CT Mirror reporter Keith Phaneuf is the John Marshall Lee of Connecticut scribes. He relentlessly pursues, reviews, analyzes and asks questions about state budget items while Lee, a regular OIB contributor, does this on a local level as watchdog of the city budget. Connecticut Speaker of the House Brendan Sharkey, in a story written by Phaneuf, says a new set of jaws may take a bite out of state support of municipalities this legislative session, something that could impact taxpayers in the state’s largest city. Bridgeport’s budget relies hugely on state funding. Mayor Bill Finch, grab a harpoon! From Phaneuf:
For years, ideas such as regionalizing school calendars, reforming special education funding and other proposals to trim the cost of local government were given brief discussions at the state Capitol–though nothing more given to their controversial nature.
But since Connecticut’s cities and towns may have to get by with less state funding in the next budget, the time for delicately avoiding politically sticky cost-cutting ideas is over, House Speaker J. Brendan Sharkey pledged Thursday.
House Speaker Brendan Sharkey says Connecticut needs to “fundamentally change” the way it funds local governments.
Addressing more than 100 state and municipal leaders and social service advocates at a state budget forum at the Capitol, the Hamden Democrat said the days of being able to hold cities and towns completely harmless while dealing with the state’s fiscal woes likely are over.
“We have to fundamentally change the system by which we fund our local government,” Sharkey told the crowd at the forum sponsored by Connecticut Voices for Children.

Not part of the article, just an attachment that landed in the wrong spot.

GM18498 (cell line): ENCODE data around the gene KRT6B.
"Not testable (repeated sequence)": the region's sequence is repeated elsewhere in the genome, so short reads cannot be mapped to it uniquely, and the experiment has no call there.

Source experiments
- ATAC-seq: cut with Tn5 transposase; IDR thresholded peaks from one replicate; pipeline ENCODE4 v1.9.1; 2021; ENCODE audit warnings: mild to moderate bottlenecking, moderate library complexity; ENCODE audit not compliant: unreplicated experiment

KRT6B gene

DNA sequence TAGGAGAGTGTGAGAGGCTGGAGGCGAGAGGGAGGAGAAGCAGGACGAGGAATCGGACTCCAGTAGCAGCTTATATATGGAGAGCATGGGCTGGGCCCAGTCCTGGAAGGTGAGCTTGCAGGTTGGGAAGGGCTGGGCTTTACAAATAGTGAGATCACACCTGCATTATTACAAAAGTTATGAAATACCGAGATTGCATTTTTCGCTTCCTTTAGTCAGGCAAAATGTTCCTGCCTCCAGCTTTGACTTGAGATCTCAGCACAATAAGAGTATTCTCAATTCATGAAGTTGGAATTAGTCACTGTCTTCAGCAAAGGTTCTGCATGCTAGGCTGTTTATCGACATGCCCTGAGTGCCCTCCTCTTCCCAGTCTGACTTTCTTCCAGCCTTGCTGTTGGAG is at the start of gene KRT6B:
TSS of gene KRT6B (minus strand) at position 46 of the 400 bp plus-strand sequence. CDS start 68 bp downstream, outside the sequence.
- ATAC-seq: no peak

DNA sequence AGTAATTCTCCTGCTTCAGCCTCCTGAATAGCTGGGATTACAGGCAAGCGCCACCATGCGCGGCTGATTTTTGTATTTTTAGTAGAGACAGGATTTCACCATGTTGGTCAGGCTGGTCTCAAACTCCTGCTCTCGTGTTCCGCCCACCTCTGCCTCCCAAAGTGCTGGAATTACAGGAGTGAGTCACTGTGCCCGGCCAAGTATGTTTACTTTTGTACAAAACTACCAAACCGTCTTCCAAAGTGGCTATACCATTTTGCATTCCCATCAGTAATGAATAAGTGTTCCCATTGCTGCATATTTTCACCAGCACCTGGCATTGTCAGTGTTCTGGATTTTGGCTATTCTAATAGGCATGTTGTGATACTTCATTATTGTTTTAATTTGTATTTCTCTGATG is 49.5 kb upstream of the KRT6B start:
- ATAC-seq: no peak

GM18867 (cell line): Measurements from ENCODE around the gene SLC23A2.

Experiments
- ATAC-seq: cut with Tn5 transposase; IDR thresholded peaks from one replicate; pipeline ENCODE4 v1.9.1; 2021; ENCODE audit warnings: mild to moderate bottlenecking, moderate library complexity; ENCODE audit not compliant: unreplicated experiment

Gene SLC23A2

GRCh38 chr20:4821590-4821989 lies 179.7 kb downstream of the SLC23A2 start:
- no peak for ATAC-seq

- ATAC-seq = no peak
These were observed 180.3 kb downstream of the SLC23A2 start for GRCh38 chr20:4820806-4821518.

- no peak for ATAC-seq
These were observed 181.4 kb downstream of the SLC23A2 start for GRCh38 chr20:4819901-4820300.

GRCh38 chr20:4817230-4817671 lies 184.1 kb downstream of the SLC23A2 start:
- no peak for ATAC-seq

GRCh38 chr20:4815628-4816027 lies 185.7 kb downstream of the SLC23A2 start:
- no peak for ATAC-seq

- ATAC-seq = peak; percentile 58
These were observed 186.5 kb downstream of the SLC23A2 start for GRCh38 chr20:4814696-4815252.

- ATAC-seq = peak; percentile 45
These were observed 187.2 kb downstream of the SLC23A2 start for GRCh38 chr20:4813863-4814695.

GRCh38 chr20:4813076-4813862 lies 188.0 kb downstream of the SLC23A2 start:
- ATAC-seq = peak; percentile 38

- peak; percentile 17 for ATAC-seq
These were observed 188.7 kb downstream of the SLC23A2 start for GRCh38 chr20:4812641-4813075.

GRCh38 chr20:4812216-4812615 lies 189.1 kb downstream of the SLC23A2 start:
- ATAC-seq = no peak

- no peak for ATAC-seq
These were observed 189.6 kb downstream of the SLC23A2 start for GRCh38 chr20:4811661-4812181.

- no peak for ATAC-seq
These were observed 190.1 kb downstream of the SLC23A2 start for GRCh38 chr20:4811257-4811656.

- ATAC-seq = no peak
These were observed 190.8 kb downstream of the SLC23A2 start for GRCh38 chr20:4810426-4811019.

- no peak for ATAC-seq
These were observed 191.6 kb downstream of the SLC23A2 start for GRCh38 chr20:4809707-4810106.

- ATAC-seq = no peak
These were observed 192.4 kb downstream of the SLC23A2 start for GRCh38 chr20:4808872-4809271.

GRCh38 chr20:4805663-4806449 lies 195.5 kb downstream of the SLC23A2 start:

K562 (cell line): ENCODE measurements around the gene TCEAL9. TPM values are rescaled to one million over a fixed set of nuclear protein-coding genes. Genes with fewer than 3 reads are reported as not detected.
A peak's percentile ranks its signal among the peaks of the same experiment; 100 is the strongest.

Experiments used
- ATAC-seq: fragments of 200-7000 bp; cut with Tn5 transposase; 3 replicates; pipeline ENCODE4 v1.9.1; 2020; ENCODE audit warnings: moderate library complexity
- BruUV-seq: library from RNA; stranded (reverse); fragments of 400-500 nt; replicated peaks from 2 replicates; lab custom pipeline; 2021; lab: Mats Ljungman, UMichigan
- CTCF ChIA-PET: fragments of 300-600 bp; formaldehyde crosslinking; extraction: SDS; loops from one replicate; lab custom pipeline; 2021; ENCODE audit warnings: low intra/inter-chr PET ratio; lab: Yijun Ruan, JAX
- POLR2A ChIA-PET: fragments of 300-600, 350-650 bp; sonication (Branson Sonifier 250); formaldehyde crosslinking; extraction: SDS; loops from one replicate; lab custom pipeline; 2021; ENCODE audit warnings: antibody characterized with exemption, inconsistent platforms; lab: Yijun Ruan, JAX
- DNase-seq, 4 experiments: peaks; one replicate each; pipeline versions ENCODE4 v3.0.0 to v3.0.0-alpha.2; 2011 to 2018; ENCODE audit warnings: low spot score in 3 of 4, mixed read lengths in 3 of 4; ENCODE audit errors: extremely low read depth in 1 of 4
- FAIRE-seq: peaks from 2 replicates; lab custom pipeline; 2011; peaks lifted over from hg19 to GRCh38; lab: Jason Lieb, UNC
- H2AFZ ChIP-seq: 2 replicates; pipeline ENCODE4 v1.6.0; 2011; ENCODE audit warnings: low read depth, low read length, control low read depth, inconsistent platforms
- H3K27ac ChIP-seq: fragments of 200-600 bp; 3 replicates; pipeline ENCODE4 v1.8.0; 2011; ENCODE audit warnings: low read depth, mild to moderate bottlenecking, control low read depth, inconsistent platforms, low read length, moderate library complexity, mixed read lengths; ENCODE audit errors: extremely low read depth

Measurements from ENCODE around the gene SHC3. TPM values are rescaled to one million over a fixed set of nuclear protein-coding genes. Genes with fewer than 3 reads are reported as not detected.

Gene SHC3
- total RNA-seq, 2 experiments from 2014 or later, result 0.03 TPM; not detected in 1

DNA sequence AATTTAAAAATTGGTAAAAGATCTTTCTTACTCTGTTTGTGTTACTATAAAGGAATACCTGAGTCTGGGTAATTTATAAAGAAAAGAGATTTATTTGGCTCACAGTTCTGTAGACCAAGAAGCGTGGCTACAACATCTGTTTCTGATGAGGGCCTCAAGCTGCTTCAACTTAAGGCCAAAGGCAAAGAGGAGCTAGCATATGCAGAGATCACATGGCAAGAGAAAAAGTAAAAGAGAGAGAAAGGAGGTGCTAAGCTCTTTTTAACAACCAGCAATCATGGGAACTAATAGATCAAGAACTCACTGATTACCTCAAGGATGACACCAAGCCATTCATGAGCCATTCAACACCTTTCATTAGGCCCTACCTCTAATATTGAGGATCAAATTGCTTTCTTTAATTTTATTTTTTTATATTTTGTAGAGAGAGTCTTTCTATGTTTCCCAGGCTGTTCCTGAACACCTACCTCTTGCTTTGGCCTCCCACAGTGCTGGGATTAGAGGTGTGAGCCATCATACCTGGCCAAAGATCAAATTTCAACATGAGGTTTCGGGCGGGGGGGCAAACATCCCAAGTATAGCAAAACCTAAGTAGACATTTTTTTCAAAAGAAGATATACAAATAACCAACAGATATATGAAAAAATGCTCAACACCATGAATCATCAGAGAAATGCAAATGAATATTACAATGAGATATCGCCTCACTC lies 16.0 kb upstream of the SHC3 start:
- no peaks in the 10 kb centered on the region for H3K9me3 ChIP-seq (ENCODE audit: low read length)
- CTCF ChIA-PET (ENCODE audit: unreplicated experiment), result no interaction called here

The Hamden lawmaker, who was elected earlier this month to his first term as speaker, noted that the General Assembly and Gov. Dannel P. Malloy “did not balance the budget on the backs of cities and towns” two years ago when facing a state budget deficit of historic proportions.
The biennial budget he and the legislature adopted in June 2011 not only spared all municipal aid from cuts, it immediately gave municipalities a share of sales and real estate conveyance tax revenue worth about $50 million per year and increased the Education Cost Sharing grant by $50 million starting in 2012-13.
But that budget also increased state taxes and fees by $1.5 billion.
And with a sluggish economic recovery limiting revenue growth and pushing up demand for social services, analysts estimate state finances are headed for a $1 billion-plus deficit in the next fiscal year unless changes are made.
Both Malloy and Sharkey have said, given the recent big tax hike, another further state tax increases must be considered only as a last resort.
The two leaders also have warned cities and towns that municipal aid may not be spared from the budget axe this time.
Read more here.